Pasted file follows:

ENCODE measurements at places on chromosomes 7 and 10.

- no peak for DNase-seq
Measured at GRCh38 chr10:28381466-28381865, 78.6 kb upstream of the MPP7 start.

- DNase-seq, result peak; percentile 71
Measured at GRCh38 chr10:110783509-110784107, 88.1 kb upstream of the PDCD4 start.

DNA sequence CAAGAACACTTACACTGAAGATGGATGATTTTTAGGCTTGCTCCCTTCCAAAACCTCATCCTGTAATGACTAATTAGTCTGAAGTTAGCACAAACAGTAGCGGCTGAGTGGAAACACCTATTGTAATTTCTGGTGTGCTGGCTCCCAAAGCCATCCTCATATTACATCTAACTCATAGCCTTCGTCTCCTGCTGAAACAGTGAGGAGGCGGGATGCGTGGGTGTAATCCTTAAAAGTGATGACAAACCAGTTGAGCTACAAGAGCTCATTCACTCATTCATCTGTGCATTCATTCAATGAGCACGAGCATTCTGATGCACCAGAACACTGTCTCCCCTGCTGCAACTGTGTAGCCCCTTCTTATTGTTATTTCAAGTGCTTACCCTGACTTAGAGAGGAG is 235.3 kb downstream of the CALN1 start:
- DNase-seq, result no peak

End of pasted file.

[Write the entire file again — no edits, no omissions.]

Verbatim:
ENCODE measurements at places on chromosomes 7 and 10.

- no peak for DNase-seq
Measured at GRCh38 chr10:28381466-28381865, 78.6 kb upstream of the MPP7 start.

- DNase-seq, result peak; percentile 71
Measured at GRCh38 chr10:110783509-110784107, 88.1 kb upstream of the PDCD4 start.

DNA sequence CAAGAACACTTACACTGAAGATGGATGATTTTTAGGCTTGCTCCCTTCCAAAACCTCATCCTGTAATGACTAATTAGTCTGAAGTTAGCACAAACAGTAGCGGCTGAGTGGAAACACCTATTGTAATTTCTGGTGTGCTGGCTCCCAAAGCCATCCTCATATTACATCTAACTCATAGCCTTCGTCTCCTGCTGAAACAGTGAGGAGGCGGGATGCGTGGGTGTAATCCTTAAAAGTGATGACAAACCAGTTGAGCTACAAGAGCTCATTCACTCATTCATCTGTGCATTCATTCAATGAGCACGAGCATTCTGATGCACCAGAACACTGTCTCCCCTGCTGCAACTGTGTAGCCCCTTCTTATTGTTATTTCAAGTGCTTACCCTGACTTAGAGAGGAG is 235.3 kb downstream of the CALN1 start:
- DNase-seq, result no peak